Hamilton Legal

Sarah Sirota

In 2000, Richard Ceballos, an employee of the Los Angeles District Attorney’s office, found inaccuracies in a search warrant affidavit. When he informed his superiors, the District Attorney’s office refused to dismiss the case and the defense subpoenaed him to testify on its behalf. Ceballos was subsequently punished with a reassignment of his job, a location transfer and a refusal of promotion. He brought his case before the U.S. District Court for the Central District of California, claiming that the District Attorney’s office violated his first amendment rights to free speech.

The trial, known as Garcetti v. Ceballos, eventually went to the Supreme Court, which ultimately decided: “When public employees make statements pursuant to their official duties, they are not speaking as citizens for First Amendment purposes, and the Constitution does not insulate their communications from employer discipline.” On September 4, 2013, a federal appeals court made a decision that challenged the controversial Garcetti v. Ceballos case.

The issue began in 2010, when professor David Demurs of the Edward R. Murrow College of Communications at Washington State University distributed a pamphlet advising how to improve the school. This pamphlet induced the school to rate him poorly in reviews, which deprived him of raises.

In what is seen as a victory for professors at academic institutions, the court asserted, “We hold that Garcetti does not apply to teaching and writing on academic matters by teachers employed by the state. Rather, such teaching and writing by publicly employed teachers is governed by Pickering v. Board of Education…” In Pickering v. Board of Education (1968), the court held that “… a teacher’s exercise of his right to speak on issues of public importance may not furnish the basis for dismissal from public employment.” In other words, since Professor Demurs’ pamphlet discussed a matter of public concern, his writing is covered by the first amendment.

While the Demurs case is a step in the right direction, more must be done to ensure professors and public employees can voice their opinions. Although professors can now freely criticize or suggest ideas to their institutions if the matter is one of public concern, some may be reluctant to do so because they are fearful their statements do not fall under what is defined as “public concern.”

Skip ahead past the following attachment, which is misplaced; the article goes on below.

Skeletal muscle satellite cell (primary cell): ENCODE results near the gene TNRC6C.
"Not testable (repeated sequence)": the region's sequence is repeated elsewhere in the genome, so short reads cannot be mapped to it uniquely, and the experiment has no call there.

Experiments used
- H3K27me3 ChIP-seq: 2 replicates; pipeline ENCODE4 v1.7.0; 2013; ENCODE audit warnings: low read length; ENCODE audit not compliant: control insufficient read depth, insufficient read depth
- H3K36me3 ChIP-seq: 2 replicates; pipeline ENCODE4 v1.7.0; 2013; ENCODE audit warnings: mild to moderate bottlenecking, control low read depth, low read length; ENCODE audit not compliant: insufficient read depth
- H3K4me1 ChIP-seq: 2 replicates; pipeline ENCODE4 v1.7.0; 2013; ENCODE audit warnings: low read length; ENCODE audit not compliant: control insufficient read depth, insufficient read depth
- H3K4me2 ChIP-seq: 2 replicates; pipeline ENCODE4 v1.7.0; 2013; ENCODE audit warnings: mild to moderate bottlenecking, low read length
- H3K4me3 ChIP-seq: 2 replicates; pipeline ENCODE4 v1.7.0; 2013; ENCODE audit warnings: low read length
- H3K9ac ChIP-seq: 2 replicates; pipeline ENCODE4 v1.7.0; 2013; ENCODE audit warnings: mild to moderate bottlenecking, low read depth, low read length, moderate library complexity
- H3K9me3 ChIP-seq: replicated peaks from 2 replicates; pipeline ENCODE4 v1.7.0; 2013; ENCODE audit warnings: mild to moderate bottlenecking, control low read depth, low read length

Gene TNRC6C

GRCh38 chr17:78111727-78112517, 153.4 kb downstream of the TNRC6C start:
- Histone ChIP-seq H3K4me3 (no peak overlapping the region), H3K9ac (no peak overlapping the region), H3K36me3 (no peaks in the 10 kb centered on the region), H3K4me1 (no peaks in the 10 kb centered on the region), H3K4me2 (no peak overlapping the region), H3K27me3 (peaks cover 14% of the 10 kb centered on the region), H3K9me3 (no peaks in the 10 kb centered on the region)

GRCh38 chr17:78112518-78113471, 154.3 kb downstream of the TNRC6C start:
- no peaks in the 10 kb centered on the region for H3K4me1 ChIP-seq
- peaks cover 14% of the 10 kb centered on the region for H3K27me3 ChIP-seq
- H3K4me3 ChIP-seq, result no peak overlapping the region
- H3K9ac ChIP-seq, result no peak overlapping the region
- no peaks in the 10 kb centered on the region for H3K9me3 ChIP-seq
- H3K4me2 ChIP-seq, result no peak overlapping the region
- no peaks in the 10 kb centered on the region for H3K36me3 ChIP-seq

The Court attempts to explain what “public concern” by referring to Connick v. Myers. In Connick v. Myers, an assistant district attorney who was being transferred to a different section of the criminal court sent out a questionnaire to members of the office, requesting opinions about “office transfer policy, office morale, the need for a grievance committee, the level of confidence in supervisors, and whether employees felt pressured to work in political campaigns.”

The Court found that the “questions reflect one employee’s dissatisfaction with a transfer and an attempt to turn that displeasure into a cause c?el??bre.” On the other hand, the question regarding the political campaigns addressed “a matter of interest to the community.” Professors still may feel a bit hazy on what “public concern” is after reading this case. Although the assistant district attorney distributed the questionnaire following her transfer, couldn’t the questions have been asked out of concern for all future and past employees who had been subject to a similar transfer as hers? Wouldn’t this scenario then be a matter of public concern? The ambiguity of this case may compel professors to avoid voicing their opinions so that they are not seen as personal, which was the situation in Connick v. Myers.

Even if the assistant district attorney circulated the questionnaire strictly out of concern for her own private matter, why should the law prevent her from doing so? If her transfer came unexpectedly and for no legitimate reason, she should have the right to defend her position. The law, by only allowing the first amendment to cover the statements of public employees if they relate to issues of public concern, appears flawed. Still, under the current standards, academic institutions must ensure their employees fully understand what they are allowed and not allowed to say under the law. Perhaps they should set up committees to keep professors informed, so that they are not hesitant to speak freely about matters that actually could be beneficial to the institution. It is of utmost importance that citizens do not feel their first amendment rights are being obstructed.

Contact  Sara Sirota at [email protected]